FIRE service staff have spoken of their “disgust” after being excluded from a meeting to decide the next steps for how 999 calls are handled in East Sussex.

East Sussex Fire Authority has opted to move control centre operations out of the county as part of a three-way partnership with Surrey and West Sussex fire services.

The decision was made following more than two hours of debate behind closed doors. 

The move into closed session was criticised by East Sussex Fire and Rescue Service (ESFRS) staff and their union representative, who said the decision was “disgusting”.

Sue Ivatt, a control room staff member who has been with the fire service for more than 27 years, said: “It’s absolutely disgusting. 

“We’ve moved from Lewes to Eastbourne, Eastbourne to Haywards Heath and now for this to happen because West Sussex has gone to Surrey. 

“We all feel very passionate about our jobs and I know from what has already happened that if we move to Surrey then I will not go because I couldn’t carry out my job how it should be carried out.”

Similar concerns were raised by Steve Oakman, secretary of the East Sussex Fire Brigades Union (FBU).

He said: “This will lead to a detriment to fire control which will put lives at risk. That has been apparent already from what is going on in Surrey.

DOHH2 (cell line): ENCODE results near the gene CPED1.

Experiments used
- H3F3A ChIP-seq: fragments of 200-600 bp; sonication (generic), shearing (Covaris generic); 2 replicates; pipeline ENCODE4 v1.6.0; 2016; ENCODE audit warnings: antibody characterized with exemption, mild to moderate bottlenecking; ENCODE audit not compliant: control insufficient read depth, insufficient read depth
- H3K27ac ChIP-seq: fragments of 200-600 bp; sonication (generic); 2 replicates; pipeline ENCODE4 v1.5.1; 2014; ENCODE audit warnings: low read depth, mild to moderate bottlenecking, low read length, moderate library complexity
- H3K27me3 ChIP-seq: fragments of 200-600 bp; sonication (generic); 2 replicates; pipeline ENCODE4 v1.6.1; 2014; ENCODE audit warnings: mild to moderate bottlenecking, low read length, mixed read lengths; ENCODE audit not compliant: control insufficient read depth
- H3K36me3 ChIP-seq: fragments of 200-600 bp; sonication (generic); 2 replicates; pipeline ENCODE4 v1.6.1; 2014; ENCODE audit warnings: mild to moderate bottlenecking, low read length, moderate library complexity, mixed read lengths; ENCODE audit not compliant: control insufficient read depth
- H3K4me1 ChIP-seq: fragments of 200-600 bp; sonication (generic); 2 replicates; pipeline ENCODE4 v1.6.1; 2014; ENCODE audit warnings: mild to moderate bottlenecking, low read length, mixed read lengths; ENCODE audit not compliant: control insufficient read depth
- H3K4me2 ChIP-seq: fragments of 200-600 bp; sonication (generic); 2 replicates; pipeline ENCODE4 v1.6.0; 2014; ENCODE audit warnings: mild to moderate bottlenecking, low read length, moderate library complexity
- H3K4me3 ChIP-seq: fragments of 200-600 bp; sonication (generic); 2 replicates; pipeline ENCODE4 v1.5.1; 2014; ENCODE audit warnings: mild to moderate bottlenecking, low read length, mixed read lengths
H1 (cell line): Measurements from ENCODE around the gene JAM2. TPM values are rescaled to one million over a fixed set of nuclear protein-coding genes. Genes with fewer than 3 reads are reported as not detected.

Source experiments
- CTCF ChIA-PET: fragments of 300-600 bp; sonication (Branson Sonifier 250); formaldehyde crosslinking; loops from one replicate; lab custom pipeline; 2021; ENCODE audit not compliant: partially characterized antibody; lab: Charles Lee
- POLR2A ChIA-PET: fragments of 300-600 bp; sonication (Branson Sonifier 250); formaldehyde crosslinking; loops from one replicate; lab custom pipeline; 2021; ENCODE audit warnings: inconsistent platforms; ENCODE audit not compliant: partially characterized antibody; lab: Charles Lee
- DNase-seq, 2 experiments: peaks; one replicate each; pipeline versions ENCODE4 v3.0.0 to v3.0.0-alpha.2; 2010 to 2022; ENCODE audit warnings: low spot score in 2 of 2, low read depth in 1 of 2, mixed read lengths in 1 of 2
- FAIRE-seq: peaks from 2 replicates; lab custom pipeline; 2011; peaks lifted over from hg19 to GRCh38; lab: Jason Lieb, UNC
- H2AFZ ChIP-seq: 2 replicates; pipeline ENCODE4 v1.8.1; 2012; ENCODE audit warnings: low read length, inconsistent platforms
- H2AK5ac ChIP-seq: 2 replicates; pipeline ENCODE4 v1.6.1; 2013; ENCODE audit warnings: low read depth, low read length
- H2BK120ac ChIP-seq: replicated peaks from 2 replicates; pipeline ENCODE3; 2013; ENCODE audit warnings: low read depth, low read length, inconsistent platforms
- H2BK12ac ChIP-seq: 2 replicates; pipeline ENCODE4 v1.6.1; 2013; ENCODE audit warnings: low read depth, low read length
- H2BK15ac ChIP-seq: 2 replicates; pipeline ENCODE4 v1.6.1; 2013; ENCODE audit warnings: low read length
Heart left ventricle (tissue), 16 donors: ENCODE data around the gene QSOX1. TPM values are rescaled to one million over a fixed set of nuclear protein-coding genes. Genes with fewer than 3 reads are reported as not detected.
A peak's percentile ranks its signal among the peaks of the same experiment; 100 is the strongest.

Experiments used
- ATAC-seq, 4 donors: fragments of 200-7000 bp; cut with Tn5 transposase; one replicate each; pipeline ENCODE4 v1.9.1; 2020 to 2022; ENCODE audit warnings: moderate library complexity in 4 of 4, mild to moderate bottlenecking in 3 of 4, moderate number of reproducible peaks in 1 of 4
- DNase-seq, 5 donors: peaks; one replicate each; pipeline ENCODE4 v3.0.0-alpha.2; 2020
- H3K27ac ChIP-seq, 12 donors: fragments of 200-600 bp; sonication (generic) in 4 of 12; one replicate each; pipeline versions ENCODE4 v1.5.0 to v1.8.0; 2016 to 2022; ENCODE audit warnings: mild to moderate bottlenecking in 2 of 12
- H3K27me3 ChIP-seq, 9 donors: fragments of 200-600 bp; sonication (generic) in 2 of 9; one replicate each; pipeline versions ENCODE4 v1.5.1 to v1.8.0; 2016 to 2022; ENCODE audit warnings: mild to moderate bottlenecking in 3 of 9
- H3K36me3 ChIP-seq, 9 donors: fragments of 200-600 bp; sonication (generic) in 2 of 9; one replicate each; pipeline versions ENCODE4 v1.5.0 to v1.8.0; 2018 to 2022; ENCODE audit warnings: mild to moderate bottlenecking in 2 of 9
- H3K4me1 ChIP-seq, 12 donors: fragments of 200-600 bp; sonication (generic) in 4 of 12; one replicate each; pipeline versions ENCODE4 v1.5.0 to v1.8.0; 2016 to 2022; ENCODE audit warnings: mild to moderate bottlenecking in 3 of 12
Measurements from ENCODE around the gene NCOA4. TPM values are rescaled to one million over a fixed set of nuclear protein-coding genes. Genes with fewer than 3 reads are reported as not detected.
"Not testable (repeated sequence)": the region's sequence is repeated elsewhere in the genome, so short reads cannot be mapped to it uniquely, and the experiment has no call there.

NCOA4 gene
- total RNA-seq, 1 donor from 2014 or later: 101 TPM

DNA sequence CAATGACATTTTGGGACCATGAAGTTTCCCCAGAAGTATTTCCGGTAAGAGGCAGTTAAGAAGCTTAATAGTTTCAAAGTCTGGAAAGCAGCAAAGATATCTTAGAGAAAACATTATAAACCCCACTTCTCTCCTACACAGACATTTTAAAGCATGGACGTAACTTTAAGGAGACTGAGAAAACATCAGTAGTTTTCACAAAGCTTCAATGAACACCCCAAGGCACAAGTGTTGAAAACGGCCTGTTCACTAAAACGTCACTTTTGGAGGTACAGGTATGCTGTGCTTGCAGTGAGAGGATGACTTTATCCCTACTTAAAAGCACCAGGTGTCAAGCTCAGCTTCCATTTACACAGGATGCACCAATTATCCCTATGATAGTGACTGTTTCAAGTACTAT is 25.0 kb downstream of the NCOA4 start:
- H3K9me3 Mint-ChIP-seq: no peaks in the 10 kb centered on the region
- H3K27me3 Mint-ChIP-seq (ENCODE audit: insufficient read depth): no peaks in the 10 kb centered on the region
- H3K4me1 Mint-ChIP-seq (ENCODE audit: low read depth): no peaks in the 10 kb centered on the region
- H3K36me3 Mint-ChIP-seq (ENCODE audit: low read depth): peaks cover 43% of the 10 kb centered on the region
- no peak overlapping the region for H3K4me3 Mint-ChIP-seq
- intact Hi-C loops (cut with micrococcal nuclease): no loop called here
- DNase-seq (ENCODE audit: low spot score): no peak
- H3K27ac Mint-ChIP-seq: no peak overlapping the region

“It will also lead to a loss of the local knowledge of our control staff and, of course, job losses as well.” 

Mr Oakman also revealed the Surrey branch of the FBU had presented Surrey Fire and Rescue Service with a “safety critical notice” around its control room operations.

While only an advisory document, the notice raises the union’s serious concerns around the safety of the control room set up in Surrey.

The decision to debate the matter in closed session followed on from a close-run vote as opinions on how to move forward were split.

Legal advisers, however, said holding even part of the debate in public would mean an exempt report,  which it was said contained commercially sensitive information, would have to be made public. 

Officers confirmed the decision was made as recommended, with ESFRS to share its control centre operations as part of a three-way partnership with both Surrey and West Sussex fire services. 

It is thought the partnership proposal cost the fire authority more than £11 million over the next seven years.

However, it would lead to “immediate operational benefits” as a result of the sharing of resources between fire services, a report said.

Twenty eight full-time equivalent roles, based at the fire service’s current control centre at Haywards Heath Fire Station, are expected to be affected by the decision, a fire service spokesman said.

Officers had warned delaying the decision ran the risk of a breakdown in industrial relations and staffing levels due to further uncertainty.

Officers had also said further delay would pose risks in terms of the stability of the existing fire mobilising system.